- Played straight when some more rabid members begin to think he's gone soft and begin grumbling about changes in leadership... and he responds by killing said member with his mask. After that nobody dares challenge his authority.
- Played even more straight after he takes a dose of undiluted Harun-El.
- Arch-Enemy: Manchester Black despises Lockwood for murdering his fiancée, Fiona, setting off Manchester's crusade against the Children of Liberty and his formation of the Elite. Even when Manchester has other priorities or is pursuing other goals, Lockwood remains very high on his hit list.
- Bad Boss:
- Pressed for a new advantage in his crusade against aliens, Agent Liberty forcibly infects Jensen with Parasite, a painful experience that leaves Jensen in constant agony.
- Lockwood feels fine with using a Body Double to keep himself out of harm's way, showing little regard for said doubles' lives.
- When one member of the Children of Liberty decides that Lockwood has "gone soft" and tries to take over, Lockwood bashes the would-be usurper's head in, and threatens everyone else present to keep them in line.
- Big Bad: For Supergirl Season 4. In reality, Lex Luthor is the true Big Bad and Lockwood is just a pawn in Luthor's scheme.
- Big Bad Wannabe: At the end of the day, for all the threat he poses, Lockwood is nothing but a pawn in the schemes of Lex Luthor, the real Big Bad of Supergirl's fourth season. Compared to the super-genius who runs rings around the heroes and poses a grave threat to the likes of Superman and Supergirl, Lockwood is next to nothing.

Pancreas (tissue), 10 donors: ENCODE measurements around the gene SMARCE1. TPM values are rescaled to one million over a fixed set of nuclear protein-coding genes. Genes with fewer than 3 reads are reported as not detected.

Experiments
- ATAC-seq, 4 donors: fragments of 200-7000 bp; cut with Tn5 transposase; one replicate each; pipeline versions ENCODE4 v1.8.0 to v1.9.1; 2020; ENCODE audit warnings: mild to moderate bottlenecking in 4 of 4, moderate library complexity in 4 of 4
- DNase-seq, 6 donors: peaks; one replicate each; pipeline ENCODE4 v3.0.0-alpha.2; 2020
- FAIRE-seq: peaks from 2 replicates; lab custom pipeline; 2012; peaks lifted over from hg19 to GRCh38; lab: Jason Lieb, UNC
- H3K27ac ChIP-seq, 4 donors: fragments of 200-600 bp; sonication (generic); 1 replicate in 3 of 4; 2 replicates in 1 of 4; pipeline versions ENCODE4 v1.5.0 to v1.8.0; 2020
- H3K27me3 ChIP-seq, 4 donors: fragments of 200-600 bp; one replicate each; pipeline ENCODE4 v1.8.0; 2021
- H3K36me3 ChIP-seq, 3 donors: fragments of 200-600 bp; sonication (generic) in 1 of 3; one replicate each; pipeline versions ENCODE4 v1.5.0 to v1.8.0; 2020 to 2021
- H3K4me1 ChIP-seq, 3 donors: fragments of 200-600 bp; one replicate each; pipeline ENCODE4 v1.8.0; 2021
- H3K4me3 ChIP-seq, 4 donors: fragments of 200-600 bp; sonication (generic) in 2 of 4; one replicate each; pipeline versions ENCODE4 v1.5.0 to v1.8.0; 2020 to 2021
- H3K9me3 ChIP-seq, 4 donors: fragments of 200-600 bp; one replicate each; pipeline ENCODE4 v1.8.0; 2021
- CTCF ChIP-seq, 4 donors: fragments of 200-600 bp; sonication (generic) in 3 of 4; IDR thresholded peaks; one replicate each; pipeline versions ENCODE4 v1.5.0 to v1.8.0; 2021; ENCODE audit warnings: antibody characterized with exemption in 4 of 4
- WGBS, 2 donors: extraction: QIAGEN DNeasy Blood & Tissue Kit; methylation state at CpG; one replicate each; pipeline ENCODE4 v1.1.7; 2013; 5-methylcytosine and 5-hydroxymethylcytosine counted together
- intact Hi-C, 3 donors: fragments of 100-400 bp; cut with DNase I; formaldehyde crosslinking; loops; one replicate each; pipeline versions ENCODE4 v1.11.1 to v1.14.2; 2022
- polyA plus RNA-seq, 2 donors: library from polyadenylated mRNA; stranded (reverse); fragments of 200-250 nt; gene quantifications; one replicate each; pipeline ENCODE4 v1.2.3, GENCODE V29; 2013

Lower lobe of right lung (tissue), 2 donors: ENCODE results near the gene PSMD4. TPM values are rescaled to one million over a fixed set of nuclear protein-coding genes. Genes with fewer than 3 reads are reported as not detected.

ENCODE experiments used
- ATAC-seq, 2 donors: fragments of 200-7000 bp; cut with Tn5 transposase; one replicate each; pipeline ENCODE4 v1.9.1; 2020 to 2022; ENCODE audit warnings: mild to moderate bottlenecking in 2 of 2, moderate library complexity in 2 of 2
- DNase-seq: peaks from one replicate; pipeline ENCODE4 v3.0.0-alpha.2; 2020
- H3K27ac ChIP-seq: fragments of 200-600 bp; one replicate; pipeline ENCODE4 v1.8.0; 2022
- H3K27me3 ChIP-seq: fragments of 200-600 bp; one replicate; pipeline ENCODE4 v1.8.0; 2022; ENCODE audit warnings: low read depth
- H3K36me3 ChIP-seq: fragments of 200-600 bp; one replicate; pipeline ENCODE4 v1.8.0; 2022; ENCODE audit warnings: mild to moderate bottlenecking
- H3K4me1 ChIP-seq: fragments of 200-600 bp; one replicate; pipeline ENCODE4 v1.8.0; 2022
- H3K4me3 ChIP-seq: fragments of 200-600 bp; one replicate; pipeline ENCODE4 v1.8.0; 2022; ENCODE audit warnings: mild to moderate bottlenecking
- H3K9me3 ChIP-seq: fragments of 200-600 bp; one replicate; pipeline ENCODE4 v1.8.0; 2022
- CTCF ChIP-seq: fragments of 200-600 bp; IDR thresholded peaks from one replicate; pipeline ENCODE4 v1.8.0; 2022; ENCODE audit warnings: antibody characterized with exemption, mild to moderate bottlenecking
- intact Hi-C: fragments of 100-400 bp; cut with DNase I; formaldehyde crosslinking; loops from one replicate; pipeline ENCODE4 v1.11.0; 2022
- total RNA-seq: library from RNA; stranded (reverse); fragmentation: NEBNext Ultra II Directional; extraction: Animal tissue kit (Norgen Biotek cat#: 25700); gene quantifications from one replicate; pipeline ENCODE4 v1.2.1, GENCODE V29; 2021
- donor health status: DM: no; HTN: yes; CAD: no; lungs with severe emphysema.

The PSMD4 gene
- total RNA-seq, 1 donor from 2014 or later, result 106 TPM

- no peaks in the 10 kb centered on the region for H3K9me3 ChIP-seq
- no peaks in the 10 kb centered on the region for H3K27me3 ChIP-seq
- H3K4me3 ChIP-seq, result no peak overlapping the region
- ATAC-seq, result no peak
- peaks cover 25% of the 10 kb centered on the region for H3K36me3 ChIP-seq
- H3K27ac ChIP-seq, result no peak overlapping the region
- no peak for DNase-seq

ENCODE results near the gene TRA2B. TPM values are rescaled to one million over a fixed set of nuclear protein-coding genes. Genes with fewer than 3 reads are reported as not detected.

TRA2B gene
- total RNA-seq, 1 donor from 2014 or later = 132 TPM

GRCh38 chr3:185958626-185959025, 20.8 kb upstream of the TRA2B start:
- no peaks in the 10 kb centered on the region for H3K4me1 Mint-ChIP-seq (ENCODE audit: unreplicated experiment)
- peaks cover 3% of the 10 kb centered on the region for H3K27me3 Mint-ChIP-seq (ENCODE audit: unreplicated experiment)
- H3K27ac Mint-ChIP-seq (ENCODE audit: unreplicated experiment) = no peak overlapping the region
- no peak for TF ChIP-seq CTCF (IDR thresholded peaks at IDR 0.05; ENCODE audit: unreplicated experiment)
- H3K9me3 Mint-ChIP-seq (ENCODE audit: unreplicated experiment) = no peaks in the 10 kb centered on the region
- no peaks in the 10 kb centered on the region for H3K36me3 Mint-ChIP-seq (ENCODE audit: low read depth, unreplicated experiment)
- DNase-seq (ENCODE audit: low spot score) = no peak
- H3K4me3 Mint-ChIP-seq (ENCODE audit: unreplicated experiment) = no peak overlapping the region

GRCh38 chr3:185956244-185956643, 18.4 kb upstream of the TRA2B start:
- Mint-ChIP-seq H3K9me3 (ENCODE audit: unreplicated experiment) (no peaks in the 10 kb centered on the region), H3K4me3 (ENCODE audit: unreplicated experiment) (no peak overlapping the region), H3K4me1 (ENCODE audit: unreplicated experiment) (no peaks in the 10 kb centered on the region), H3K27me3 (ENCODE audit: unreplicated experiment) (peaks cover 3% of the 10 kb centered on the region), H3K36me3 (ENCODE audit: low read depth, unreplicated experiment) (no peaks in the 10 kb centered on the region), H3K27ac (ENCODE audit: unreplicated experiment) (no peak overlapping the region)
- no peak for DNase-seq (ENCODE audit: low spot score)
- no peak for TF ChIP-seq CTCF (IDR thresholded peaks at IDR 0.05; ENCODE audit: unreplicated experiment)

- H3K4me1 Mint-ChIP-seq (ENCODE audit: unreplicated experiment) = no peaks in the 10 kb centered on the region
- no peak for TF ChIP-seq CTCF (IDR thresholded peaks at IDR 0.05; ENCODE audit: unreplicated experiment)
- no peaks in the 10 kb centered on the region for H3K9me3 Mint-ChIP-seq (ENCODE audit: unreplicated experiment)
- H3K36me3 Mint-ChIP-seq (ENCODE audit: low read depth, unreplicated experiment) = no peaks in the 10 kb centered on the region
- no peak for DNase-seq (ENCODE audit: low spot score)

- Blade Below the Shoulder: One of his gauntlets has a retractable blade, which he uses to kill Fiona.
- Boisterous Weakling: Ben's a very loud, confrontational person who never runs out of threats toward aliens, but he's barely an inconvenience combat-wise.
- Brought Down to Normal: Loses his unstable powers during the Season 4 finale again, being injected with the cure by James.
- Charm Person: Mercy provides support for him because he has the charisma to sway people against aliens unlike her other associates.
- Contrasting Sequel Antagonist: He is the first sole male Big Bad on Supergirl. note
- Corrupt Bureaucrat: When President Baker appoints him Director of Alien Affairs, he's gleefully abuses the position to advance his human supremacy agenda.
- Dirty Coward: Agent Liberty's primary victims are aliens who helpless, and he himself doesn't take part in the Children of Liberty's field operations, although part of that might be simple pragmatism; he's a former history professor, not a soldier or lifelong criminal.
- Even Evil Has Loved Ones: Despite his genocidal views against aliens, he is/was a loving family man. When Manchester arrives in Lockwood's home to confront him, Lockwood prioritises his wife's safety.
- Even Evil Has Standards:
- He rejects the idea of killing humans, talking Mercy out of murdering Agent Jensen.
- Even a rabid xenophobe like Lockwood wants nothing to do with Lex Luthor.
- Evil Teacher: He was a professor before becoming an anti alien fanatic and he was fired for using slurs against a former alien student of his.
- Fantastic Racism: His goal is to rid the world of aliens. Even before Jumping Off the Slippery Slope, he defended a xenophobic rant in his classroom by saying, with regard to aliens, that "they're not people", and as a wounded alien factory worker pleads for mercy, Lockwood bludgeons him to death with a hateful sneer.Floor manager: Please! I'm just a floor manager!
Lockwood: No... you're an alien. [beats the floor manager to death]